What is this elective course about? What is its main goal?
This course is an overview to the history of England as we know it, from the arrival of the Romans to what was known as Pretani in times of Julius Caesar, until the end of World War II during Winston Churchill’s government.
Why is it important to know about the history of England?
As a teacher of English I am convinced that studying a language does not imply only learning new words, but also about a culture and how its language was shaped throughout the ages, what situations, people, and needs led a certain group of people to develop such a rich set of conveyances that finally became a language. Imagine that there are many words that only exist in one single language, all because of the need of expressing an idea that was exclusively present at a certain time in a certain place. History is the explanation to language, and what happened between is what we know as etymology, the origin of word shaping.
Why is this course captivating for you? What motivates you to teach this?
I guess I can mention two branches of this personal attraction to the English history. The first reason, a professional one, arises within the passion of teaching this language. I guess it is impossible for a teacher of English to have no affection for any English-speaking culture, its customs, music, food, etc. On the other hand, I have got a more sentimental connection with the British culture, since a little part of my ancestry comes from Scotland, and it was somehow passed onto me by my grandfather when playing cards over some scones and scotch during cold, rainy, winter evenings.
How many students have you got? How have they experienced this course?
There are 22 in my class, all of which were required to have an FCE level due to the complexity of the vocabulary of some passages in the course, as well as the structures needed to express ideas when discussing about historical issues. They have had the chance to demonstrate how much they know about history in general, but I have got the sense that they feel much more interested when they get to know about interesting and funny details of history that are not necessarily covered in a regular History class. For example, the fact that the English royal lineage comes from the French caused a lot of curiosity amongst the students due to the tremendous pride the English people demonstrate about their breed, and the rivalry they have always had with this neighbouring country. In addition to this, the students have had the chance to develop more academic abilities, such as preparing a good oral presentation with the aid of well-prepared visuals, or writing a formal document using the APA quotation style, which is widely used in the academic world nowadays.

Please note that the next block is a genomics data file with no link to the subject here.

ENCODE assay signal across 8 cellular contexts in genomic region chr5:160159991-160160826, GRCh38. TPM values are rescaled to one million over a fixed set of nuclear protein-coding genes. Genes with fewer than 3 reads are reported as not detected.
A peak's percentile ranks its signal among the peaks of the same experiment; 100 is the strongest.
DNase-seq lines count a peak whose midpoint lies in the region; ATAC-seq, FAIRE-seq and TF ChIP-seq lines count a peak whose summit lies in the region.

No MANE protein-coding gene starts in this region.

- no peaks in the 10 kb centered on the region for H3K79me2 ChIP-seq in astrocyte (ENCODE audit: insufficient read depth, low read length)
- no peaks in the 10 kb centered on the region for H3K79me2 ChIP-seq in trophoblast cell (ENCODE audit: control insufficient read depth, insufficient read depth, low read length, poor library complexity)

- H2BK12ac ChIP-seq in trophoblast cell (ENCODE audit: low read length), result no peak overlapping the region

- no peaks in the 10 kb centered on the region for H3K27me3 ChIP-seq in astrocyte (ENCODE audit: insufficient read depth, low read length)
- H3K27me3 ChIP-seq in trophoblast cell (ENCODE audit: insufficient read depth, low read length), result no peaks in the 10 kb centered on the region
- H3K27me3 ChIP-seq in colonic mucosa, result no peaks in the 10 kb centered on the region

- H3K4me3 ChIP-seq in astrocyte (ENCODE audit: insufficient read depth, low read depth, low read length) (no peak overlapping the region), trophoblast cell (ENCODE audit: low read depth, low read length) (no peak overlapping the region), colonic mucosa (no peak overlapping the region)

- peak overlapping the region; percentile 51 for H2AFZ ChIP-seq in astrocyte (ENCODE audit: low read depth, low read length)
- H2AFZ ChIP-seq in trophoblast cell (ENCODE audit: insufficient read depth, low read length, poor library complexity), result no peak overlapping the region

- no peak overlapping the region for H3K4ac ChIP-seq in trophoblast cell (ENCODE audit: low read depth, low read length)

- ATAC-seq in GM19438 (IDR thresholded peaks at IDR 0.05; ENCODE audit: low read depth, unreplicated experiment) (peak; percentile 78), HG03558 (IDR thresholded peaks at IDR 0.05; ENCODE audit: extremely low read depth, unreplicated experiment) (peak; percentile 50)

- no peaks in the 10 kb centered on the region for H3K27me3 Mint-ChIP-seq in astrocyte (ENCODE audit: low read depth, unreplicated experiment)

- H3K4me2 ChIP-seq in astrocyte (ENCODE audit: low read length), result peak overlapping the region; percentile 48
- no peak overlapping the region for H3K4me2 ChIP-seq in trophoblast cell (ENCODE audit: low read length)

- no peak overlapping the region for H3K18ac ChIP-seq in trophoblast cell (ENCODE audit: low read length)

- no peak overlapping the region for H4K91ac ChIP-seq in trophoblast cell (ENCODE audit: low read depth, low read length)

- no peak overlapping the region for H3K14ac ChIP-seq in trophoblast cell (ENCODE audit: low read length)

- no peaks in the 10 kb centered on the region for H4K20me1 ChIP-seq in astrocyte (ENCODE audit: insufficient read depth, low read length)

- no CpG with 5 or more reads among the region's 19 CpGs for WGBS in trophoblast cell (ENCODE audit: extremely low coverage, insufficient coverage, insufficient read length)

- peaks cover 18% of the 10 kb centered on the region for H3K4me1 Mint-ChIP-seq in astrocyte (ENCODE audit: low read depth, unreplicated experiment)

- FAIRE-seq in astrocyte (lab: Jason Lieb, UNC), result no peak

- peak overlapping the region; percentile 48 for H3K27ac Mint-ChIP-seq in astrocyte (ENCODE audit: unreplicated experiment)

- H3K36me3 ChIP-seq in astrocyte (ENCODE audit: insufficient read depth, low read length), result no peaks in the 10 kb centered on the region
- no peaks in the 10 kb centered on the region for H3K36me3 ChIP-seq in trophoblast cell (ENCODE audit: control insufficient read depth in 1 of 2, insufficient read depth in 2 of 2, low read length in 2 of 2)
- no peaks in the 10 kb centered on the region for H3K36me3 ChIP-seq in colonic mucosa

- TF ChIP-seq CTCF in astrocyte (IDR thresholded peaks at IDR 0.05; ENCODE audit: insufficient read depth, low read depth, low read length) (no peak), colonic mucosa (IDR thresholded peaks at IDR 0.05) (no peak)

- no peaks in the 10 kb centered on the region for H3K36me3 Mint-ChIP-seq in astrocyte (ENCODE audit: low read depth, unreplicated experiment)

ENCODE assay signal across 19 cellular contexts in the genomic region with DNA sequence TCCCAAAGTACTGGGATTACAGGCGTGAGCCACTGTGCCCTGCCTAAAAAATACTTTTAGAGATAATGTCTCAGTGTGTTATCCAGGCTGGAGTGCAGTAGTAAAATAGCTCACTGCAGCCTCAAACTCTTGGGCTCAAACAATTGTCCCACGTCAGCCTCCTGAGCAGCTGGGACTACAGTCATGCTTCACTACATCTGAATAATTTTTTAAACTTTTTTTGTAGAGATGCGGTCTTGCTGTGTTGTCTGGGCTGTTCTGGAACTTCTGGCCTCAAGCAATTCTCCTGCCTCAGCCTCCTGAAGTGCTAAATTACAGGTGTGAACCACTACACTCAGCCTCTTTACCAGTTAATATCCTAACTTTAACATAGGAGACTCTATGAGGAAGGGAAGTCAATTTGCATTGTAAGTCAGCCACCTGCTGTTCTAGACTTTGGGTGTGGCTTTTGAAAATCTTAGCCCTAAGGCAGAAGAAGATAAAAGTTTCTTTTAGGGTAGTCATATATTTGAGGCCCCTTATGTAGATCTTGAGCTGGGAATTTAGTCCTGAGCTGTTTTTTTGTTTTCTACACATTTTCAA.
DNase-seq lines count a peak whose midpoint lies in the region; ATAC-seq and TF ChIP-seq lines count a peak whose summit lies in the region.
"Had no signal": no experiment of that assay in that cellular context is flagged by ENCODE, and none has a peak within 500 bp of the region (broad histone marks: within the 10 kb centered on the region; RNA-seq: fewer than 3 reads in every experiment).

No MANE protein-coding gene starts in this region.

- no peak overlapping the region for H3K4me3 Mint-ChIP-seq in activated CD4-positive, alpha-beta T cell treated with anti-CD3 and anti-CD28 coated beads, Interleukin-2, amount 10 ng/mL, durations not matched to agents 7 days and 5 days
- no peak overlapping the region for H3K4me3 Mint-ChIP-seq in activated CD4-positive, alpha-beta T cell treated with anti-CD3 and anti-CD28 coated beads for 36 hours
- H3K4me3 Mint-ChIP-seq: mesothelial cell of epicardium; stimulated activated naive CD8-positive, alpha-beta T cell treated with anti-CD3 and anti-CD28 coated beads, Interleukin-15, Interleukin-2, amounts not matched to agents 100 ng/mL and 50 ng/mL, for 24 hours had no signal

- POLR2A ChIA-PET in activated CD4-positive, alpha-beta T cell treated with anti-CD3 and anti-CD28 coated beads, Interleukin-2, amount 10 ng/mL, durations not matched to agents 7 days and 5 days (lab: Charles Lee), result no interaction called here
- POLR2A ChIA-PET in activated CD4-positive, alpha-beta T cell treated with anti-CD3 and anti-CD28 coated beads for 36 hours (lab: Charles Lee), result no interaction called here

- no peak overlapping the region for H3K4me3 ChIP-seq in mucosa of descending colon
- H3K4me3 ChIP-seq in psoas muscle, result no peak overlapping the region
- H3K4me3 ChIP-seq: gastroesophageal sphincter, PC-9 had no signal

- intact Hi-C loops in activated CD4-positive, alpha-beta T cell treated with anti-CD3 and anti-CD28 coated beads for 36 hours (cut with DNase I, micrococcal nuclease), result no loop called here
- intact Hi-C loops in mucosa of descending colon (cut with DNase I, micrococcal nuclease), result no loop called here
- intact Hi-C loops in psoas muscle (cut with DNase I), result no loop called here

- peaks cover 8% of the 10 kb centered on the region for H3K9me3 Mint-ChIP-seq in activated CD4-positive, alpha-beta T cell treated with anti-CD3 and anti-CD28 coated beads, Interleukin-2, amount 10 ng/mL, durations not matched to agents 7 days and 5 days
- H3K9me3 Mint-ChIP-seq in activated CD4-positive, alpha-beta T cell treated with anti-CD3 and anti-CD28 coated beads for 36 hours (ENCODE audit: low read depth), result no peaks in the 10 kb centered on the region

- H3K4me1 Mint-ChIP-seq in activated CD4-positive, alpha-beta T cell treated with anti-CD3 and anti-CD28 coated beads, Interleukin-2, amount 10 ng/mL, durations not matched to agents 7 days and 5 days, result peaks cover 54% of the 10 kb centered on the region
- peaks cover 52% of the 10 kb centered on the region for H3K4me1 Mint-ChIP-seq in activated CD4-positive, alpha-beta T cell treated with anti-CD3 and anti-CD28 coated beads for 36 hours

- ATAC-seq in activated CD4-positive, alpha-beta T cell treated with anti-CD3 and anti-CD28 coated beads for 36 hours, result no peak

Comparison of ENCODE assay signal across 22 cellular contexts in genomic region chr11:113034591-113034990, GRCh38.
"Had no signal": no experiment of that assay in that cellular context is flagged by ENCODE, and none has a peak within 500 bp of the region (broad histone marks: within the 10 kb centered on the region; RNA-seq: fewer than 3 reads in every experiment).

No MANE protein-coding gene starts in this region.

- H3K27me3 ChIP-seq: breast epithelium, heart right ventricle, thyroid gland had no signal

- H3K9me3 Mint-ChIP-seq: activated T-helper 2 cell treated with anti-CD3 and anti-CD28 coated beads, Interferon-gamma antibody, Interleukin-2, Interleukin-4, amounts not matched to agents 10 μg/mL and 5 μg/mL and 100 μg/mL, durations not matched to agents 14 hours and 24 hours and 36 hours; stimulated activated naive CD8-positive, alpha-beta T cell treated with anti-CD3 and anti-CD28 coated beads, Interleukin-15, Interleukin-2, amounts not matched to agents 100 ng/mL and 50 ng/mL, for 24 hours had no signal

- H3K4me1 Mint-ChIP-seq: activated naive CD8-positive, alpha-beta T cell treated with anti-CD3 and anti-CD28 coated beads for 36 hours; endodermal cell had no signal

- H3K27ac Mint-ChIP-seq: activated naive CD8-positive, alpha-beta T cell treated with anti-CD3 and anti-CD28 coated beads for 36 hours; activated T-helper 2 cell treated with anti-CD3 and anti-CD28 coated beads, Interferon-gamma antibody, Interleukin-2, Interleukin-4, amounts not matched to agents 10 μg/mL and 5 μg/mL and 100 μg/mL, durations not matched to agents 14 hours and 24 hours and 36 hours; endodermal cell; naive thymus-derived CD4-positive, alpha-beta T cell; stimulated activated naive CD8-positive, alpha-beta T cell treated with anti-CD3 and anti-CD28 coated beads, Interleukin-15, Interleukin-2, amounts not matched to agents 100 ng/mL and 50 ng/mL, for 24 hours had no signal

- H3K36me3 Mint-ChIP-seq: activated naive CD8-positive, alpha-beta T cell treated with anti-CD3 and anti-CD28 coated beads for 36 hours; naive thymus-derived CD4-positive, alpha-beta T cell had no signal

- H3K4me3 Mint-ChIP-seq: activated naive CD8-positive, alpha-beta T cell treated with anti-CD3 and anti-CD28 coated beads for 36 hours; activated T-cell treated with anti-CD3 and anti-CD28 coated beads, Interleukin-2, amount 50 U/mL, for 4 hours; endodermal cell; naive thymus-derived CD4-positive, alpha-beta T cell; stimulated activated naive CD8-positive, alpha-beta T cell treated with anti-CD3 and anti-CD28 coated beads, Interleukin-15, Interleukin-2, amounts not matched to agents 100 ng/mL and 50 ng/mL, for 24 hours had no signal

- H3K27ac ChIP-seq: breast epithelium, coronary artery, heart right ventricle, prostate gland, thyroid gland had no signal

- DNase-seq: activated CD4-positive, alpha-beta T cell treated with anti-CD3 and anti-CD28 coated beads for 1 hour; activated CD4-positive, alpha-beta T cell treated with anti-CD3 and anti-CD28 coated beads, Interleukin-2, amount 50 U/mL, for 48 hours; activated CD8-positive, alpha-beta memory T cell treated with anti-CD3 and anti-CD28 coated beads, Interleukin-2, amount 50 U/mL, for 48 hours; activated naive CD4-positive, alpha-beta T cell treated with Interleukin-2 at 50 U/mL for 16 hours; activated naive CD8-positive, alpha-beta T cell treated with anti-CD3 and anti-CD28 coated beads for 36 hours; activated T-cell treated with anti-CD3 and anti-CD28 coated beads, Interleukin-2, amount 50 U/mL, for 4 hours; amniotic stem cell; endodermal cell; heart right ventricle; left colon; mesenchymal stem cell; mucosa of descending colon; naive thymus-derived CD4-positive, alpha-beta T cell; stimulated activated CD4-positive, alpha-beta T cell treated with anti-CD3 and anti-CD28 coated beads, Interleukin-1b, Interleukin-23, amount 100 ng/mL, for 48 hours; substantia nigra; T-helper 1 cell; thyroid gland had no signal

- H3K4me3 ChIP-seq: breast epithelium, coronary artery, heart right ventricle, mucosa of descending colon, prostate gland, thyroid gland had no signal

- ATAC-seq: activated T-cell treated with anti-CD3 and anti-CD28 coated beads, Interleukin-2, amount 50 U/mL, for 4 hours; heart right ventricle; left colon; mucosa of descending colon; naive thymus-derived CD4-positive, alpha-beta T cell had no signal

Why is it important for you that our school provides everyone with the opportunity of having this kind of elective courses?
I believe having cross-curricular courses in our school especially provides our students with the opportunity of seeing the English language in a different way since they get to use it in a different way with different purposes. History, in this case, is just a tool to have the pupils see how important it can be to learn this foreign language, because you never know when and under what circumstances you may have the chance to use it; today is History, tomorrow it can be Science, Religion, a new job, or even your wife… who knows!
What message would you send the students who take part of such an interesting elective course?
I would tell them to come to the class and have fun. There are so many things we do not know about history that can be only learned by studying it in depth. But, in order to have fun while learning you need two things: motivation and responsibility.